His final weeks, when he was almost completely bed-ridden, were occupied with plans for distributing his Bukvar and for arranging for the proceeds from its sales to be transmitted for the support of Sunday schools which were then being established in the villages for the general education of both children and adults. Even on his death bed he was still dreaming of a cottage overlooking the Dnieper, and sent instructions to Vartolomiy to forget the sites then under consideration and to try to buy him a patch of land on an elevated location near the town of Kaniv, as if he had foreseen that that would be his final resting place. In his last poem, written with a trembling hand two weeks before his death, he addressed his Muse and prepared for the long journey with her to the nether world where, on the banks of the Styx he would finally build himself a dwelling and live there with her as his wife. His earthly course almost over, there remained nothing for him but to suffer and wait for the inevitable end, which came on February 26, 1861, one day after his forty-seventh birthday. He would have been overjoyed, if he had lived a week longer, to hear the proclamation announcing the abolition of serfdom in the Russian Empire.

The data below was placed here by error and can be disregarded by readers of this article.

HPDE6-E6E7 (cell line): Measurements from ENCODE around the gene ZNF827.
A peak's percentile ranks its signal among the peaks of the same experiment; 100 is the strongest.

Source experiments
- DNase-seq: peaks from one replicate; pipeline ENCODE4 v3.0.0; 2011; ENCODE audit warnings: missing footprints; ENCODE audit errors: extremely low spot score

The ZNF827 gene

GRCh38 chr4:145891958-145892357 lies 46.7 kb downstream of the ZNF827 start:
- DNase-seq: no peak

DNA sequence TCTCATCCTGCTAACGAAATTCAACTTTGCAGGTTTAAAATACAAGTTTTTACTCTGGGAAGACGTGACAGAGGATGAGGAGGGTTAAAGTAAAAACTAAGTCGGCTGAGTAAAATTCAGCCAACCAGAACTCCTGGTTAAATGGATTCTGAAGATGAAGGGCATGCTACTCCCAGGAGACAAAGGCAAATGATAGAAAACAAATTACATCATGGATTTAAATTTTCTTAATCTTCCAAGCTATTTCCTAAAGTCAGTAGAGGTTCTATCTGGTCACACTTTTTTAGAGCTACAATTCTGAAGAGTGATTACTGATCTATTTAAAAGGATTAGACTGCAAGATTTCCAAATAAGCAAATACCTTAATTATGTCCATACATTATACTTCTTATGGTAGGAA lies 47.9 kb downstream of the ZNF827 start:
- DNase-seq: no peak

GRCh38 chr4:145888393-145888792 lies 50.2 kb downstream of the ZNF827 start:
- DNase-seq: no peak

Taras Shevchenko's third trip to Ukraine (1859), part of the biography written by C. H. Andrusyshen, Taras Shevchenko. Over Rossi. Paper, pencil. VII 1859. Taras Shevchenko National Museum.  Shevchenko. Avtoportret. 1859. Oil on canvas
Taras Shevchenko,
"Self-portrait, 1859"


In June 1859, he again found himself on Ukrainian soil, visiting the villages where he was born and brought up and spending leisurely days at the homes and estates of his friends scattered about the province of Kiev. Particularly tender was his meeting with his sister Yarina in the village of Kirilivka and with his sister-in-law’s brother, Vartolomiy, a steward on the estate of a Ukrainian landlord in the vicinity of Korsun.